Passwordless SSH key-based authentication in 60 seconds on CentOS Linux

1. What is key-based, passwordless SSH authentication?

Setting up SSH keys for passwordless authentication is a preferred, quick and painless authentication mechanism on CentOS Linux, and many other SSH based systems. It also allows you to set up automated tasks, such as copying backups to another server, without having to enter a password.

2. Configuring key-based, passwordless SSH authentication

In this scenario, we have two servers: and We want to grant passwordless, key-based authentication from the root user on to the root user on

a) Assuming these keys do not exist yet, we generate our public and private key pair on

{ Note – we do not provide a password when generating these keys, as we want to keep authentication passwordless, we also accept the default location to save the keys. }

ssh-keygen -t dsa

Generating public/private dsa key pair.
Enter file in which to save the key (/root/.ssh/id_dsa):
Enter passphrase (empty for no passphrase):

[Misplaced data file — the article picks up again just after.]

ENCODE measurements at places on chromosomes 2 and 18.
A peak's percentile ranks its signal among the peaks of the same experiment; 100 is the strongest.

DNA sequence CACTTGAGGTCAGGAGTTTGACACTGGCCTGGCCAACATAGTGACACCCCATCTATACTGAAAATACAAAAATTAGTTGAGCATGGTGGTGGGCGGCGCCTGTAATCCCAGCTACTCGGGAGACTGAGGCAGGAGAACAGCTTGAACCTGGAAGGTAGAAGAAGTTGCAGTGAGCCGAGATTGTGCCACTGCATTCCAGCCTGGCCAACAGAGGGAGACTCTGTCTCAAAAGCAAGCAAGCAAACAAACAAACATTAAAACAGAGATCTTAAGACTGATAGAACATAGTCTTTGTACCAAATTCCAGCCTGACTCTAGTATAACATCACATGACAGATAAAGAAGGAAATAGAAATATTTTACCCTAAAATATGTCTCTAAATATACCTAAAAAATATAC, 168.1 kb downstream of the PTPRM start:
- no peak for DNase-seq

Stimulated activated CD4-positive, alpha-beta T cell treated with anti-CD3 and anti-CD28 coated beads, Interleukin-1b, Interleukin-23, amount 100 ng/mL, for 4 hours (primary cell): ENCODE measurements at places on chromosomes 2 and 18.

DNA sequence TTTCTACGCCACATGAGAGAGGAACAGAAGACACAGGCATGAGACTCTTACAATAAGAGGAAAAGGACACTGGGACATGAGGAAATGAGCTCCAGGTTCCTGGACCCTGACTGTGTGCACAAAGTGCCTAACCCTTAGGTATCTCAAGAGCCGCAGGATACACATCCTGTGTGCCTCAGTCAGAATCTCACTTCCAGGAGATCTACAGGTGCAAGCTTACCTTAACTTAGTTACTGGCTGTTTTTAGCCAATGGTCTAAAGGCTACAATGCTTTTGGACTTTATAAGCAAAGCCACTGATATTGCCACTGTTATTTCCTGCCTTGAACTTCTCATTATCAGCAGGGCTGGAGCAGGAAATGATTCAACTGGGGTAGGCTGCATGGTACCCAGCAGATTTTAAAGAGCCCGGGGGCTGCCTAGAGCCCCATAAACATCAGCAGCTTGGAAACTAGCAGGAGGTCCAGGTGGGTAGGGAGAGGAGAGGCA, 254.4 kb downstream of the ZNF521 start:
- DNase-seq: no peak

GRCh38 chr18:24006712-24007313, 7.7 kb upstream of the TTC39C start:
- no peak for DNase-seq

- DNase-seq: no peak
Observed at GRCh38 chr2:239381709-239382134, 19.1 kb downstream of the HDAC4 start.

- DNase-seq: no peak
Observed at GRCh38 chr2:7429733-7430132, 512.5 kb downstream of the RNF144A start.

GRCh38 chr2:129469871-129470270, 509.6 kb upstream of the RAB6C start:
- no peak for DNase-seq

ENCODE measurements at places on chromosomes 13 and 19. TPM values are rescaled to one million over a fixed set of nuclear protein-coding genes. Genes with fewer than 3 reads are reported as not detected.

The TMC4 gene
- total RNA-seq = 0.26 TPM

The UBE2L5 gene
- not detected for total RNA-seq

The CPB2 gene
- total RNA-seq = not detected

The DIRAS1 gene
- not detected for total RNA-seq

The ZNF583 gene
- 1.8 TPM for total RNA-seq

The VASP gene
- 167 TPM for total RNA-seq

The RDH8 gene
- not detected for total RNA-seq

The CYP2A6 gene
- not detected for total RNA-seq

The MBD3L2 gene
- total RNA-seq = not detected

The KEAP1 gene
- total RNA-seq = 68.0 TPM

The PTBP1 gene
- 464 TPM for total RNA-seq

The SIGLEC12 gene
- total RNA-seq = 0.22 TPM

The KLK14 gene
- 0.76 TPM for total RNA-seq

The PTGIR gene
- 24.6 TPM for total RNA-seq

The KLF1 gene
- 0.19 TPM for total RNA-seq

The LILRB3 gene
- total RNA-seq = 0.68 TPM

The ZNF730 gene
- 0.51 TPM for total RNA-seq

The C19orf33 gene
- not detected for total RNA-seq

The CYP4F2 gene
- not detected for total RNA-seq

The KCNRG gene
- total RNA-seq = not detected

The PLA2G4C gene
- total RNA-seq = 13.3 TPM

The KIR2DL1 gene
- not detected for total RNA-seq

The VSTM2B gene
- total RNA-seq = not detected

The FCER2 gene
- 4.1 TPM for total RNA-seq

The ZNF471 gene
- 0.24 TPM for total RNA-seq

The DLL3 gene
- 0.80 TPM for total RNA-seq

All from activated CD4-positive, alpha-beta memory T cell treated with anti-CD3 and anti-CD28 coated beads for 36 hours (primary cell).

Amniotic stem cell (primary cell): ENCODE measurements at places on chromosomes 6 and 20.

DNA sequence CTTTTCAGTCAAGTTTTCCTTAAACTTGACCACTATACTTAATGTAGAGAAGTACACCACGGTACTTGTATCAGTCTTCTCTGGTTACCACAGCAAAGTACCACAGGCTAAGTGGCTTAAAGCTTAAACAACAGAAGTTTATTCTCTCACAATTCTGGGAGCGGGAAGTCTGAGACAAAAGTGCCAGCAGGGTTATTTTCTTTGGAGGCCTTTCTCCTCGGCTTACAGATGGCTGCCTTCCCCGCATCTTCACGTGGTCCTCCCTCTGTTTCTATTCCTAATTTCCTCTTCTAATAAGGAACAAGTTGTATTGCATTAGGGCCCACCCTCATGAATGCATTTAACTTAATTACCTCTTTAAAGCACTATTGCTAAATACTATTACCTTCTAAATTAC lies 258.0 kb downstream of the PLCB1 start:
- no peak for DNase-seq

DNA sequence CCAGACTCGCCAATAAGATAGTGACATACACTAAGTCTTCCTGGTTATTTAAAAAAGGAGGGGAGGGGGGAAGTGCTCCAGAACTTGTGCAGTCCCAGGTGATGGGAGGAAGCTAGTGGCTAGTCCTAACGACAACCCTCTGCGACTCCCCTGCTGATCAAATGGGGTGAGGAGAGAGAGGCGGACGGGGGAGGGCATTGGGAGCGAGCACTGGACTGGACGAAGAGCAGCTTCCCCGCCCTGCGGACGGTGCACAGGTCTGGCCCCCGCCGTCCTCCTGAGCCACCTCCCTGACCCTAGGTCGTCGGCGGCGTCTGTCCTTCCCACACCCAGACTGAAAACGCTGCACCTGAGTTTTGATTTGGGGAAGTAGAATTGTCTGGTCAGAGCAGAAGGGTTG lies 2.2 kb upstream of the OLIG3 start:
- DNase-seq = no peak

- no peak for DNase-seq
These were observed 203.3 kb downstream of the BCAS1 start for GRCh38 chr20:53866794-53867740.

Enter same passphrase again:
Your identification has been saved in /root/.ssh/id_dsa.
Your public key has been saved in /root/.ssh/
The key fingerprint is:
The key's randomart image is:
+--[ DSA 1024]----+

As you can see, the above command has generated two files, /root/.ssh/id_dsa and  /root/.ssh/ – always keep the id_dsa file safe – this is your private key!

b) Now that our SSH keypair has been generated, we can quickly copy our public key file to with the following command:

ssh-copy-id -i /root/.ssh/

Now try logging into the machine, with “ssh ‘'”, and check in:


to make sure we haven’t added extra keys that you weren’t expecting.

c) And with that, you should now be able to ssh from the root user on to the root user on without having to enter any password!

Share This Post

About Author: Curtis K

Hi! My name is Curtis, and I am the author of CentOS Blog. Please feel free to comment with any suggestions, feedback or questions!